This is the second post in a series which explores the National Monographs Strategy project principles in some detail. My colleague Ben Showers described the principles in brief in an earlier post. Realising benefits is our sixth principle, but as you will see it is closely related to some of the other principles.
Principle six states that:
“In order for the project to be a success the eventual strategy will support libraries, publishers and content providers in delivering real benefits for teachers, learners and researchers.”
This is a big ask. The word benefit has a very particular meaning in the programme management approach Managing Successful Programmes (MSP):
“An end benefit is a direct contribution to a strategic objective. It describes an advantage accruing from the outcome.”
The suggestion there is that we can identify and make real a set of interrelated advantages which arise from change activities conducted as part of the programme. With MSP benefits are developed as part of a detailed business case and a Business Change Manger (or a number of these) is responsible for defining the benefits for particular business unit which is undergoing radical change. Within the confines of a commercial company, or of a public institution, it is challenging to define benefits, but it is at least clear that something needs to change from the outset. A programme also has a set of objectives which help in steering its benefits definition activities. In such situations the business case and all its related documentation acts to centralise all the activities which will ultimately lead to benefits.
The NMS project is not at all like this. The project spans multiple institutions and complex UK wide systems; it also seeks to identify national and local solutions. It is being conducted at a time of massive disruptive change within the monograph landscape, so defining measurable benefits is challenging. To devise benefits which will serve multiple stakeholders across a fragmented landscape, we have decided to take a design led approach and are working in a fairly agile way. Central to this approach are the stakeholders. Our approach has been to engage in very real ways with these groups, through events, blogs and Twitter to ensure a thorough examination of the issues relating to monograph management and delivery.
Firstly, we have had to define what the actual problem is with the Monograph. We attempted to define this during a really engaging workshop with a group of Librarians, Service Mangers and Academics. Secondly, now that we have understood the problems, we are starting to shape some tentative solutions. Thirdly we will need to produce a cogent set of recommendations. The idea is to have done the preparatory work for a strategy during phase one, which we will then fully develop in phase two. In effect this phase is all about capturing requirements and understanding the needs of our stakeholders. Understanding these two things is central to defining benefits.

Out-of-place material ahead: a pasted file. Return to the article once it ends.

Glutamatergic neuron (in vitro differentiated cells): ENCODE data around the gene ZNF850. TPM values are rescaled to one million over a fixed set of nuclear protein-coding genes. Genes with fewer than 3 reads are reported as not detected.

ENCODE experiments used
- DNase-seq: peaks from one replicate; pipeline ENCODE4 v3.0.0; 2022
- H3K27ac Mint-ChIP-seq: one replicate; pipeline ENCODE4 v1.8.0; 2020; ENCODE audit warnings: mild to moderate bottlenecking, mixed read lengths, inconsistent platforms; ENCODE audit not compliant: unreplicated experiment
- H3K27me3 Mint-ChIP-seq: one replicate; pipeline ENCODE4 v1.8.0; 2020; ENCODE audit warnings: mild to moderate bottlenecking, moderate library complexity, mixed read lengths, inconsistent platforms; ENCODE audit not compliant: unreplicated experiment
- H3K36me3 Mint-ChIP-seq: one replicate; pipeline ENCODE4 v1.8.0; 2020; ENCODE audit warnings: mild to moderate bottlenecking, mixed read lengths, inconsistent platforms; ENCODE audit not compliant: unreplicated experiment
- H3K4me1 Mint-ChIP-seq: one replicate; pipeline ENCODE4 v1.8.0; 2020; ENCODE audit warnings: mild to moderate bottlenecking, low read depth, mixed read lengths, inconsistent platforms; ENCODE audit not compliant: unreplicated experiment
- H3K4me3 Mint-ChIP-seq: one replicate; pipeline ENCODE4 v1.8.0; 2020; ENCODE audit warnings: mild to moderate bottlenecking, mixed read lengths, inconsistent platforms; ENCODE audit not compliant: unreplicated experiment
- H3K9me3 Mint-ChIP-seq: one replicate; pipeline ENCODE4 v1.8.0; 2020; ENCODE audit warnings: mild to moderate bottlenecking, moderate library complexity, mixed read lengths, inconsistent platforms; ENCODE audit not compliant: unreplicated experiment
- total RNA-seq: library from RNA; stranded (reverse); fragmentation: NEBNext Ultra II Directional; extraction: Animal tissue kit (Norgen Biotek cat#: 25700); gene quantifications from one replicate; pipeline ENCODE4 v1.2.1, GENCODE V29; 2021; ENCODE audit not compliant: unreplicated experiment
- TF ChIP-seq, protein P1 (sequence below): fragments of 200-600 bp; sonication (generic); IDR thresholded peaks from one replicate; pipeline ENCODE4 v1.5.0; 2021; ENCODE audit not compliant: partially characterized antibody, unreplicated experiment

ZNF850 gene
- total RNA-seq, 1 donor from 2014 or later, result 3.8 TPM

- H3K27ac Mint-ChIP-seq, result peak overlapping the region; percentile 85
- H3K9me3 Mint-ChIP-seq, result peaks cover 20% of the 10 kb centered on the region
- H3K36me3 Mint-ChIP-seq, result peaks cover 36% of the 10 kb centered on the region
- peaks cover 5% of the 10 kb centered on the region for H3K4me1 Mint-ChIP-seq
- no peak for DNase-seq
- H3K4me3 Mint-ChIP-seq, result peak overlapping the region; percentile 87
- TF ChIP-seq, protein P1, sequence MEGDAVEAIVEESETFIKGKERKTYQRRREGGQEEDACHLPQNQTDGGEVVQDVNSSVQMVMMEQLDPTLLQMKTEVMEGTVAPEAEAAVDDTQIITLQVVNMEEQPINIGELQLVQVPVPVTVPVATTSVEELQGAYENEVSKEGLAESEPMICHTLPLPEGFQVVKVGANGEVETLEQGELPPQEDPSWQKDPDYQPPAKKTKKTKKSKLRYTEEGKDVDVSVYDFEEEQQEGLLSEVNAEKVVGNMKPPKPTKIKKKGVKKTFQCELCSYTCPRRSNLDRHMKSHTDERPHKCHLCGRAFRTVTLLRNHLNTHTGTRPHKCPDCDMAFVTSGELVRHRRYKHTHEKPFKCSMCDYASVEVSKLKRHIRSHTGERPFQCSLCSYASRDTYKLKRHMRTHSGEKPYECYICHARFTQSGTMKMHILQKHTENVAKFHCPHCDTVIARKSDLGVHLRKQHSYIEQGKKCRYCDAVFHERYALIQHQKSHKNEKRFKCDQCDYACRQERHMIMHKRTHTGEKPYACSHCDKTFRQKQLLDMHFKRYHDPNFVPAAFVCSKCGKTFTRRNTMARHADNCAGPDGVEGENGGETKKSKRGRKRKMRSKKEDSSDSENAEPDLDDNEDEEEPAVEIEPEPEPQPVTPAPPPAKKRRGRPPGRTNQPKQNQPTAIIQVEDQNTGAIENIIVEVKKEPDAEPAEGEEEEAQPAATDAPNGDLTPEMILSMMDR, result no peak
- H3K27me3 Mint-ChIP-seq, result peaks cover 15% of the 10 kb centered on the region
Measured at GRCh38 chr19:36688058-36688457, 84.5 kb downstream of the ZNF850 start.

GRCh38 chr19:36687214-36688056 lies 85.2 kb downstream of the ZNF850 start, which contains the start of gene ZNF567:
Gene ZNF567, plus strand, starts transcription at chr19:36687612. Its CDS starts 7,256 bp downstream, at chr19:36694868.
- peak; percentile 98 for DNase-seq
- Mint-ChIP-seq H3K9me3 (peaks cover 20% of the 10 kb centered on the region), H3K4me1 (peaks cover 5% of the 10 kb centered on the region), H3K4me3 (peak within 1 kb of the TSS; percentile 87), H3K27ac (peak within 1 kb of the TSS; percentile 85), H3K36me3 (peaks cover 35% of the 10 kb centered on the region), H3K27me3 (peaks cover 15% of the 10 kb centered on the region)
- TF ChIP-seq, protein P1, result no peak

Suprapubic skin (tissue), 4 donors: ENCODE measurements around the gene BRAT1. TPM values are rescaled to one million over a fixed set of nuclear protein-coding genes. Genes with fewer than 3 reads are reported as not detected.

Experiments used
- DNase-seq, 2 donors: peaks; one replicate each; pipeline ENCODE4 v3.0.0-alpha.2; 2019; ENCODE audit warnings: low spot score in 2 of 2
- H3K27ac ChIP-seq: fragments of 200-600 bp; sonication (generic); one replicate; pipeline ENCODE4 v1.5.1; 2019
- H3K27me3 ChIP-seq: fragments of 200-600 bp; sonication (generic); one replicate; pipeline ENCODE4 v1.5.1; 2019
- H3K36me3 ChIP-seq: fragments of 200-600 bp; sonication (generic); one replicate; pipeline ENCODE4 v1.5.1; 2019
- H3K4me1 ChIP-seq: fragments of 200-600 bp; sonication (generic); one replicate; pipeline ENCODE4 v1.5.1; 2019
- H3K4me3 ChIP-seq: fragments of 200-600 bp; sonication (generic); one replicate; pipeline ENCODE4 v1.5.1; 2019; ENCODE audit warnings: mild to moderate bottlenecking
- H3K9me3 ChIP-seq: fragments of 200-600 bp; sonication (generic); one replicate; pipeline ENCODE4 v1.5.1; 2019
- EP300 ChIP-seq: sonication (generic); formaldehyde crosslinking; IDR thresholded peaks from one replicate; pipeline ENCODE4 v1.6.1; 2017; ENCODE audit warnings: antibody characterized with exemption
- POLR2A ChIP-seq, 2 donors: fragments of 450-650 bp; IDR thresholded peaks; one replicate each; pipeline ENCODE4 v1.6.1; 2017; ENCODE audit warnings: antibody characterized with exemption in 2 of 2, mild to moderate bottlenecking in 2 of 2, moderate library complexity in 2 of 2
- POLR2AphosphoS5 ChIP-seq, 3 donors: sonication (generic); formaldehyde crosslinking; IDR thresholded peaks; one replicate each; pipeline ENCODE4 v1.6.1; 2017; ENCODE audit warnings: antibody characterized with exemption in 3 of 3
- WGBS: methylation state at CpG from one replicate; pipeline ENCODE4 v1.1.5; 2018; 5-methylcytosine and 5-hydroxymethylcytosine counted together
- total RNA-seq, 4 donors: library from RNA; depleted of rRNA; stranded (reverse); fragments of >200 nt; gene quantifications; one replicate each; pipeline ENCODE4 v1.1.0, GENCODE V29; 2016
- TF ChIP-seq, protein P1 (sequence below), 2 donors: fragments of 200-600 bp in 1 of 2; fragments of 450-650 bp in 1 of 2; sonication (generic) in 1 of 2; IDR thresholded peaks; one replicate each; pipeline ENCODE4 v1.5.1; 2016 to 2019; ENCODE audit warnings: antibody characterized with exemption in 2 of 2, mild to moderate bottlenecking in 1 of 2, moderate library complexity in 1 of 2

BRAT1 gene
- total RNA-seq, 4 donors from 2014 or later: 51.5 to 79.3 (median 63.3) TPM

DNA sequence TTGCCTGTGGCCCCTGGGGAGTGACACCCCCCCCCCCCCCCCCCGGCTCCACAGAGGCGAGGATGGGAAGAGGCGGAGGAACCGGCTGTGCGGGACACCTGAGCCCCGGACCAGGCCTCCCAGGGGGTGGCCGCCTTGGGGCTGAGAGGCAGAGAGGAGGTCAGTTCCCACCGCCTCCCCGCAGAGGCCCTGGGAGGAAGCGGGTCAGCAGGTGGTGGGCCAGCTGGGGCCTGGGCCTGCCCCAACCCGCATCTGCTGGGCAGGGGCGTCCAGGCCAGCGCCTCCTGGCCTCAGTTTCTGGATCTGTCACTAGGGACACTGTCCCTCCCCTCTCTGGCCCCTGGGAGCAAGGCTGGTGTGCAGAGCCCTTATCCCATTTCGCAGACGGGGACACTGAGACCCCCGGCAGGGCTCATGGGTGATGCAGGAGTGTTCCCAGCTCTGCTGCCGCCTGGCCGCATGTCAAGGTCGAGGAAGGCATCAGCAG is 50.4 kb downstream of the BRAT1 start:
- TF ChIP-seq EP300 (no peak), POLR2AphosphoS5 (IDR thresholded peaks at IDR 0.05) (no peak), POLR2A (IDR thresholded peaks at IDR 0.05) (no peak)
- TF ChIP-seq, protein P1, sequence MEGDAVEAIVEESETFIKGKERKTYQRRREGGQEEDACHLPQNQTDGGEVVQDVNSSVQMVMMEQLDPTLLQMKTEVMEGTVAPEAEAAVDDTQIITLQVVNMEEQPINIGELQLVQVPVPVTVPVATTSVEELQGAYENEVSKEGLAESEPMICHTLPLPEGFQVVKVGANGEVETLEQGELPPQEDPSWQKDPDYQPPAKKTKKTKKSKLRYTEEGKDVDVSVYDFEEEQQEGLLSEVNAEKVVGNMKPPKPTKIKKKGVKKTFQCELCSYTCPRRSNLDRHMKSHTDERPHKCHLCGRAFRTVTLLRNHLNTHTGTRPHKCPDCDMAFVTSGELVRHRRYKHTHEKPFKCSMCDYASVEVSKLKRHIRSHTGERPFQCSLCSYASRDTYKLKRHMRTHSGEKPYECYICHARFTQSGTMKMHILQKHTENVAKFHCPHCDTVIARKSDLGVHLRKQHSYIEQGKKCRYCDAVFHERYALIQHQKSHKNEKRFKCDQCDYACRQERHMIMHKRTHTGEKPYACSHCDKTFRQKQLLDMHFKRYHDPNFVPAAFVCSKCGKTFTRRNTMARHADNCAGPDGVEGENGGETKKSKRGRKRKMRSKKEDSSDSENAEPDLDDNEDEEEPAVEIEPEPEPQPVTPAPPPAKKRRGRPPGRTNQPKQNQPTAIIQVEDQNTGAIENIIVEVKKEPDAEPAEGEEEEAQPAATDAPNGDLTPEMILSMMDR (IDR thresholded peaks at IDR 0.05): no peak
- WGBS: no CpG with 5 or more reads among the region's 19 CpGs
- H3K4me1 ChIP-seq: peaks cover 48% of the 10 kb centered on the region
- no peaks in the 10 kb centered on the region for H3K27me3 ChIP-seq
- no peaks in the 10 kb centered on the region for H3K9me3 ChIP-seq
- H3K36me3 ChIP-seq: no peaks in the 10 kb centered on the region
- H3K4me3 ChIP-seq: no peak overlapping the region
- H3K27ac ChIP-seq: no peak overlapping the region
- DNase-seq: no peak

Once the strategy is in place we hope to have a clear articulation of the envisaged benefits. We will have achieved this by building benefits thinking into the process from the start. By being ‘open’ we are engaging with a wide group of stakeholders. Having identified these groups of fellow travellers we are envisaging together what the ideal change will look like for them. We will then need to identify measures to ensure the benefits. We will agree these with our co-design partners and the wider community ensuring they are actually achievable, and can be evidenced and tracked.
Obviously the benefits won’t only accrue to those we are working directly with, academic librarians, but we hope this initiative will change the way the sector delivers benefits to its large stakeholder groups; students, researcher and the wider society.
The data we are gathering as part of the current phase will help us to draw a baseline which is a key part of measuring change and to establishing if a benefit has been achieved; so we are being ‘evidence based’ from the outset.
Being open also helps use to share our learning with our stakeholders throughout the project and to gain continuous feedback. This should, we hope, result in the benefits being owned by the community, hence the principle ‘community led’. By approaching this project with a co-design methodology, a design thinking approach, and with agile overtones we have benefits sitting right at the heart of things, something we hope will result in really impactful change for the sector and the recipients of its services.
Ultimately to realise benefits we will have to actually do something, and at the moment we are working with our stakeholders to sketch out some prioritised recommendations which we hope to pilot and prototype over the coming year. This work will inform our vision, the strategic aims and finally result in a roadmap for a new approach to the management of monographs.